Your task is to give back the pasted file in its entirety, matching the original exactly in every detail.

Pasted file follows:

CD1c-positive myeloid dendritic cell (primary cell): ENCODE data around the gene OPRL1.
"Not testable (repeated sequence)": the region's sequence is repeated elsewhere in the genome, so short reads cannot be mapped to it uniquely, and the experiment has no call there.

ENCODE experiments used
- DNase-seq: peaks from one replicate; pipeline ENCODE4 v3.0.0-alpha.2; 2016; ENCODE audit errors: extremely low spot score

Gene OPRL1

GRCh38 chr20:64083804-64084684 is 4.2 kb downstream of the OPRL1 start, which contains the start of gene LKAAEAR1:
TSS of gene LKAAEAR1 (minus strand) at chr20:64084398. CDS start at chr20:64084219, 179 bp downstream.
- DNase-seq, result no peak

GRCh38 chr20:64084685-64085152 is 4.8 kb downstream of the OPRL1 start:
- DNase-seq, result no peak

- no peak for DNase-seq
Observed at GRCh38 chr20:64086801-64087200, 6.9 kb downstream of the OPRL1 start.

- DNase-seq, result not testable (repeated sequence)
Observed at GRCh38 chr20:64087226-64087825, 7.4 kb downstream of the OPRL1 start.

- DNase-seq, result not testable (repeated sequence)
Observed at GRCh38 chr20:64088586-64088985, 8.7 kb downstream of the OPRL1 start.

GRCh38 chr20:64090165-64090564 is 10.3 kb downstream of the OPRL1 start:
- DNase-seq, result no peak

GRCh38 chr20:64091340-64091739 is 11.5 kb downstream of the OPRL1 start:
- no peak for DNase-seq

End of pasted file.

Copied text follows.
CD1c-positive myeloid dendritic cell (primary cell): ENCODE data around the gene OPRL1.
"Not testable (repeated sequence)": the region's sequence is repeated elsewhere in the genome, so short reads cannot be mapped to it uniquely, and the experiment has no call there.

ENCODE experiments used
- DNase-seq: peaks from one replicate; pipeline ENCODE4 v3.0.0-alpha.2; 2016; ENCODE audit errors: extremely low spot score

Gene OPRL1

GRCh38 chr20:64083804-64084684 is 4.2 kb downstream of the OPRL1 start, which contains the start of gene LKAAEAR1:
TSS of gene LKAAEAR1 (minus strand) at chr20:64084398. CDS start at chr20:64084219, 179 bp downstream.
- DNase-seq, result no peak

GRCh38 chr20:64084685-64085152 is 4.8 kb downstream of the OPRL1 start:
- DNase-seq, result no peak

- no peak for DNase-seq
Observed at GRCh38 chr20:64086801-64087200, 6.9 kb downstream of the OPRL1 start.

- DNase-seq, result not testable (repeated sequence)
Observed at GRCh38 chr20:64087226-64087825, 7.4 kb downstream of the OPRL1 start.

- DNase-seq, result not testable (repeated sequence)
Observed at GRCh38 chr20:64088586-64088985, 8.7 kb downstream of the OPRL1 start.

GRCh38 chr20:64090165-64090564 is 10.3 kb downstream of the OPRL1 start:
- DNase-seq, result no peak

GRCh38 chr20:64091340-64091739 is 11.5 kb downstream of the OPRL1 start:
- no peak for DNase-seq